U.S.

May 21, 2012

Military trainer jet crashes in California, one dead

by Jeff Wilson
Associated Press

A privately owned jet contracted by the military to play the enemy in training exercises crashed May 18 in a Southern California farm field, killing the civilian pilot, authorities said.

The Hawker Hunter jet trainer went down near Naval Base Ventura County, fire department spokesman Steve Swindle said. The pilot was the only person aboard.

The high-performance military-style aircraft took off from the base on a training sortie with another jet trainer and went down as it was returning, about two miles from the runway.

“He was on final approach. He went down,” Swindle said. He said the sky in the area was “bright and crystal clear.”

The farm field where the plane crashed is between Point Mugu State Park, Camarillo Airport, and the Naval base, some 50 miles northwest of downtown Los Angeles.

Debris from the crash covered an area about the size of a football field, Swindle said. There were no injuries on the ground and there was no fire, he said.

Sergio Mendoza, 23, was working in a nearby celery field when he saw the two planes flying together.

He told the Ventura County Star he saw one jet on fire and it began breaking apart in the sky as he lost sight of it.

Naval and fire personnel were at the crash site and investigators from the Federal Aviation Administration and the National Transportation Safety Board would take over the investigation, Swindle said.

The British-built, single-seat Hawker Hunter was owned by Airborne Tactical Advantage Co. of Newport News, Va., known as ATAC. It provides aerial training to the military, including the Navy’s elite Fighter Weapons School.

Matt “Race” Bannon, director of business development for ATAC, confirmed that the pilot was also from the company but would not identify him or give any details until relatives were notified.

“Our concern right now is with the family,” Bannon said.

The cause of the crash was not immediately known. “I won’t even speculate as to anything,” Bannon said.

Following company procedure after accidents, ATAC was immediately halting all its flights.

The Naval base uses ATAC planes and pilots to provide adversarial support for its fleet of ships out of San Diego, base spokesman Vance Vasquez said.

“They go out and play the bad guy,” Vasquez said, “mimicking the enemy, jamming their radar, testing the fleet’s defenses.”

On March 6, one of the company’s Israeli-built F-21 Kfir jets crashed into a building at Naval Air Station Fallon, Nev., killing the pilot. ATAC said at the time that although the investigation was continuing, there was no question that erratic and severe weather that had not been forecast contributed to the accident.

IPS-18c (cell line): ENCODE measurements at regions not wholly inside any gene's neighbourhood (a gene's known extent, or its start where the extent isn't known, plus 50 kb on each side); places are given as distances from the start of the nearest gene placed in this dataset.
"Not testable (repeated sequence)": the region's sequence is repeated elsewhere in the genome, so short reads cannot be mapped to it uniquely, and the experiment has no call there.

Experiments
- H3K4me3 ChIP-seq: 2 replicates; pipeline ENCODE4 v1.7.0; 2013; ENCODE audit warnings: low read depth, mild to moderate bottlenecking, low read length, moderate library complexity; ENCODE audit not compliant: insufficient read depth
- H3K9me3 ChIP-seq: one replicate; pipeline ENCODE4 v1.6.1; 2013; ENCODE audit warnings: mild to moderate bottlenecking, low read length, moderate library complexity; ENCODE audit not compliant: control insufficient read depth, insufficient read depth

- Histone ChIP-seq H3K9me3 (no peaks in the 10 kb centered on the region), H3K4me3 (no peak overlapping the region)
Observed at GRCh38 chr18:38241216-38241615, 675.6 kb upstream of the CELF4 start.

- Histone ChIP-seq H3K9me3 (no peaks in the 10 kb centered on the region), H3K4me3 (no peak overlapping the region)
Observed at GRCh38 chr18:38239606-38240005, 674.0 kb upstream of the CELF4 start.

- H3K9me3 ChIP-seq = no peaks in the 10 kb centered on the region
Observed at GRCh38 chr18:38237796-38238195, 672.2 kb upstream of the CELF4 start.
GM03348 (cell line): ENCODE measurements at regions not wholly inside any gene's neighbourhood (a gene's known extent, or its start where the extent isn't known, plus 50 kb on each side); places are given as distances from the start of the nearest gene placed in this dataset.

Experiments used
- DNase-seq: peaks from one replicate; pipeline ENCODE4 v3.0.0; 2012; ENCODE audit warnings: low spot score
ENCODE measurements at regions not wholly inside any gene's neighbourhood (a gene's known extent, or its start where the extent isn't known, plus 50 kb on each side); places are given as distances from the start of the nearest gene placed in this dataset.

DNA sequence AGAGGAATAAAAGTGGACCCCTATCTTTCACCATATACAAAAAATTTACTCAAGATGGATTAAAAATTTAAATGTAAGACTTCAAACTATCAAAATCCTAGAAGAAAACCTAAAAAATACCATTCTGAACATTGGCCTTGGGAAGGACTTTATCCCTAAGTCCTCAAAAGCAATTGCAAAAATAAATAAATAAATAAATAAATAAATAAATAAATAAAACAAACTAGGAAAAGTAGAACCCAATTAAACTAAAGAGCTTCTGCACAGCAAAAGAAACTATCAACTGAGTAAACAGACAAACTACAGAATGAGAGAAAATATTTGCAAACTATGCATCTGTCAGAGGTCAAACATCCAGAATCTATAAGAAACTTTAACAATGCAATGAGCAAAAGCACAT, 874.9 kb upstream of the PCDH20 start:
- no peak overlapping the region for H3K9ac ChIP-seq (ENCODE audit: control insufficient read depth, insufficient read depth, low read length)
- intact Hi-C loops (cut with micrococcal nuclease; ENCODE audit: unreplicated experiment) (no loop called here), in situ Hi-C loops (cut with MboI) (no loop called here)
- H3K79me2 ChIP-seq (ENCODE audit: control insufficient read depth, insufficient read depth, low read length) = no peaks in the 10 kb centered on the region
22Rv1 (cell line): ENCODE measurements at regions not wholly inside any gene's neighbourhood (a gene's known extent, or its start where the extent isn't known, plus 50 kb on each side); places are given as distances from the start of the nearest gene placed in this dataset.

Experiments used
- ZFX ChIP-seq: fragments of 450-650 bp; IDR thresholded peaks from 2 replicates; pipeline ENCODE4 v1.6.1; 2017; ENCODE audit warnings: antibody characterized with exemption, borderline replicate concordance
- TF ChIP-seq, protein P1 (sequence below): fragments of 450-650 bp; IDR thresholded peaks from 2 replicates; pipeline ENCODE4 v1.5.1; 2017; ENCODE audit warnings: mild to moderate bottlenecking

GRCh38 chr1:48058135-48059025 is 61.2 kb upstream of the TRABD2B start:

The May 18 crash occurred on the anniversary of the crash of a commercial aerial refueling tanker during takeoff from the Ventura base’s air station at Point Mugu. All three crewmembers escaped on May 18, 2011, before fire destroyed the Boeing 707 registered to Omega Air Inc. of San Antonio, Texas.




All of this week's top headlines to your email every Friday.


 
 

 

Headlines July 30, 2014

News: Software to power F-35 running as much as 14 months late¬†- Software needed to operate Lockheed Martin’s F-35 jet, the Pentagon’s costliest weapons system, may be as much as 14 months late for required flight testing, according to a Pentagon review.   Business: Lockheed will turn on JLTV production line In August; 6-D truck...
 
 

News Briefs July 30, 2014

U.S. military deaths in Afghanistan at 2,197 As of July 29, 2014, at least 2,197 members of the U.S. military had died in Afghanistan as a result of the U.S.-led invasion of Afghanistan in late 2001, according to an Associated Press count. At least 1,819 military service members have died in Afghanistan as a result...
 
 
Lockheed Martin photograph by Tom Reynolds

F-35B successfully completes wet runway, crosswind testing

Lockheed Martin photograph by Tom Reynolds F-35B aircraft BF-4, piloted by Lockheed Martin Test Pilot Dan Levin, starts down the runway as part of wet runway and crosswind testing at Edwards AFB, Calif. In an important program ...
 

 
boeing-chinook

Boeing delivers first U.S. Army multiyear II configured Chinook

Boeing July 29 delivered the first multiyear II configured CH-47F Chinook helicopter to the U.S. Army one month ahead of schedule. The delivery was celebrated in a ceremony at the production facility in Ridley Township, Penn. ‚...
 
 
Army photograph by SSgt. Angela Stafford

Engineers developing safer, more accurate tracer round

Army photograph Tracer rounds enable the shooter to follow the projectile trajectory to make aiming corrections. However, the light emitted by these rounds also gives away the position of the shooter. Engineers at Picatinny Ars...
 
 
NASA photograph by Carla Thomas

Katherine Lott awarded NASA Armstrong employee scholarship

NASA photograph by Carla Thomas Katherine Lott, the recipient of the 2014 NASA Armstrong Employee Exchange Council Joseph R. Vensel Memorial Scholarship, is congratulated by NASA Armstrong center director David McBride. Flankin...
 




0 Comments


Be the first to comment!


Leave a Reply

Your email address will not be published. Required fields are marked *

You may use these HTML tags and attributes: <a href="" title=""> <abbr title=""> <acronym title=""> <b> <blockquote cite=""> <cite> <code> <del datetime=""> <em> <i> <q cite=""> <strike> <strong>